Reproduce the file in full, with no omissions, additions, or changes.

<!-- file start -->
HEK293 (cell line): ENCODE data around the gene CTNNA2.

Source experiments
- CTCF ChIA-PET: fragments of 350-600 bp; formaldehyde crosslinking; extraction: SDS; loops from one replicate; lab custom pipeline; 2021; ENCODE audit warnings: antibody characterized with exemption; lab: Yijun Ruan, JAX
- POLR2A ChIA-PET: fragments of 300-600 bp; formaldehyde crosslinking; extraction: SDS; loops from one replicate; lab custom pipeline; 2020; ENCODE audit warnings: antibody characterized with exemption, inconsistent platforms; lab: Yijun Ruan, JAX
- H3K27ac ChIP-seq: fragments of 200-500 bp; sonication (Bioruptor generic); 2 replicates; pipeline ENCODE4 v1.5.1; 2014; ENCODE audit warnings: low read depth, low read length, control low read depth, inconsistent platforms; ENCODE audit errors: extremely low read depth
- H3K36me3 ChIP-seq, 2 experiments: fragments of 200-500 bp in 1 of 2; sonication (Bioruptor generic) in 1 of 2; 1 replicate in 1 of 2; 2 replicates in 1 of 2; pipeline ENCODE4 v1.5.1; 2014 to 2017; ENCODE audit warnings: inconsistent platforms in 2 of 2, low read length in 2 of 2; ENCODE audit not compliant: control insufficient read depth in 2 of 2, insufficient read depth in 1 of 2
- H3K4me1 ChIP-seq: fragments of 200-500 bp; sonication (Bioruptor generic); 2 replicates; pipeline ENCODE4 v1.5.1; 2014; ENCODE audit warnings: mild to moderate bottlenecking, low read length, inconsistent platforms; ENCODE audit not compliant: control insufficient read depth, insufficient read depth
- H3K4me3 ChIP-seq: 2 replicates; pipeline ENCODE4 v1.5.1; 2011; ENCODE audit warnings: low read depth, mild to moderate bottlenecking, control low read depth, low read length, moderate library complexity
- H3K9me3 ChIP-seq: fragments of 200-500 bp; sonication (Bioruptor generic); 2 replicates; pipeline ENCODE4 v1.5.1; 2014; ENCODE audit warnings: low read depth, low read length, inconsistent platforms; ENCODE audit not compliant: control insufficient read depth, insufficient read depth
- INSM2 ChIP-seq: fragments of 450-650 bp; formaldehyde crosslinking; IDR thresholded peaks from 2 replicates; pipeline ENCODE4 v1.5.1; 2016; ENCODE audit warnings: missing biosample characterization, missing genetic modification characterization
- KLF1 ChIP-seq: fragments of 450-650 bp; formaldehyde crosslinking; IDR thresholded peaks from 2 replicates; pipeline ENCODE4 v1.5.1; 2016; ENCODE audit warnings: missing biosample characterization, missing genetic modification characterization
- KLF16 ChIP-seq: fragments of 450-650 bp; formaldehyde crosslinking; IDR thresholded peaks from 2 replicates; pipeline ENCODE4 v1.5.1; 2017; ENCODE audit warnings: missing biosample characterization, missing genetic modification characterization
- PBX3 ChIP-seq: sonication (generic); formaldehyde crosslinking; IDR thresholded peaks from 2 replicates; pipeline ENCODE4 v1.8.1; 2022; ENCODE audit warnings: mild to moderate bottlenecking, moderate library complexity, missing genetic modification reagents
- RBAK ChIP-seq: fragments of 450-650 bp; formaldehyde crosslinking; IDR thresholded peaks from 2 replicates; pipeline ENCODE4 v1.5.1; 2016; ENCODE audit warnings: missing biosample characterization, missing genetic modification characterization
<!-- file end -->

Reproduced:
HEK293 (cell line): ENCODE data around the gene CTNNA2.

Source experiments
- CTCF ChIA-PET: fragments of 350-600 bp; formaldehyde crosslinking; extraction: SDS; loops from one replicate; lab custom pipeline; 2021; ENCODE audit warnings: antibody characterized with exemption; lab: Yijun Ruan, JAX
- POLR2A ChIA-PET: fragments of 300-600 bp; formaldehyde crosslinking; extraction: SDS; loops from one replicate; lab custom pipeline; 2020; ENCODE audit warnings: antibody characterized with exemption, inconsistent platforms; lab: Yijun Ruan, JAX
- H3K27ac ChIP-seq: fragments of 200-500 bp; sonication (Bioruptor generic); 2 replicates; pipeline ENCODE4 v1.5.1; 2014; ENCODE audit warnings: low read depth, low read length, control low read depth, inconsistent platforms; ENCODE audit errors: extremely low read depth
- H3K36me3 ChIP-seq, 2 experiments: fragments of 200-500 bp in 1 of 2; sonication (Bioruptor generic) in 1 of 2; 1 replicate in 1 of 2; 2 replicates in 1 of 2; pipeline ENCODE4 v1.5.1; 2014 to 2017; ENCODE audit warnings: inconsistent platforms in 2 of 2, low read length in 2 of 2; ENCODE audit not compliant: control insufficient read depth in 2 of 2, insufficient read depth in 1 of 2
- H3K4me1 ChIP-seq: fragments of 200-500 bp; sonication (Bioruptor generic); 2 replicates; pipeline ENCODE4 v1.5.1; 2014; ENCODE audit warnings: mild to moderate bottlenecking, low read length, inconsistent platforms; ENCODE audit not compliant: control insufficient read depth, insufficient read depth
- H3K4me3 ChIP-seq: 2 replicates; pipeline ENCODE4 v1.5.1; 2011; ENCODE audit warnings: low read depth, mild to moderate bottlenecking, control low read depth, low read length, moderate library complexity
- H3K9me3 ChIP-seq: fragments of 200-500 bp; sonication (Bioruptor generic); 2 replicates; pipeline ENCODE4 v1.5.1; 2014; ENCODE audit warnings: low read depth, low read length, inconsistent platforms; ENCODE audit not compliant: control insufficient read depth, insufficient read depth
- INSM2 ChIP-seq: fragments of 450-650 bp; formaldehyde crosslinking; IDR thresholded peaks from 2 replicates; pipeline ENCODE4 v1.5.1; 2016; ENCODE audit warnings: missing biosample characterization, missing genetic modification characterization
- KLF1 ChIP-seq: fragments of 450-650 bp; formaldehyde crosslinking; IDR thresholded peaks from 2 replicates; pipeline ENCODE4 v1.5.1; 2016; ENCODE audit warnings: missing biosample characterization, missing genetic modification characterization
- KLF16 ChIP-seq: fragments of 450-650 bp; formaldehyde crosslinking; IDR thresholded peaks from 2 replicates; pipeline ENCODE4 v1.5.1; 2017; ENCODE audit warnings: missing biosample characterization, missing genetic modification characterization
- PBX3 ChIP-seq: sonication (generic); formaldehyde crosslinking; IDR thresholded peaks from 2 replicates; pipeline ENCODE4 v1.8.1; 2022; ENCODE audit warnings: mild to moderate bottlenecking, moderate library complexity, missing genetic modification reagents
- RBAK ChIP-seq: fragments of 450-650 bp; formaldehyde crosslinking; IDR thresholded peaks from 2 replicates; pipeline ENCODE4 v1.5.1; 2016; ENCODE audit warnings: missing biosample characterization, missing genetic modification characterization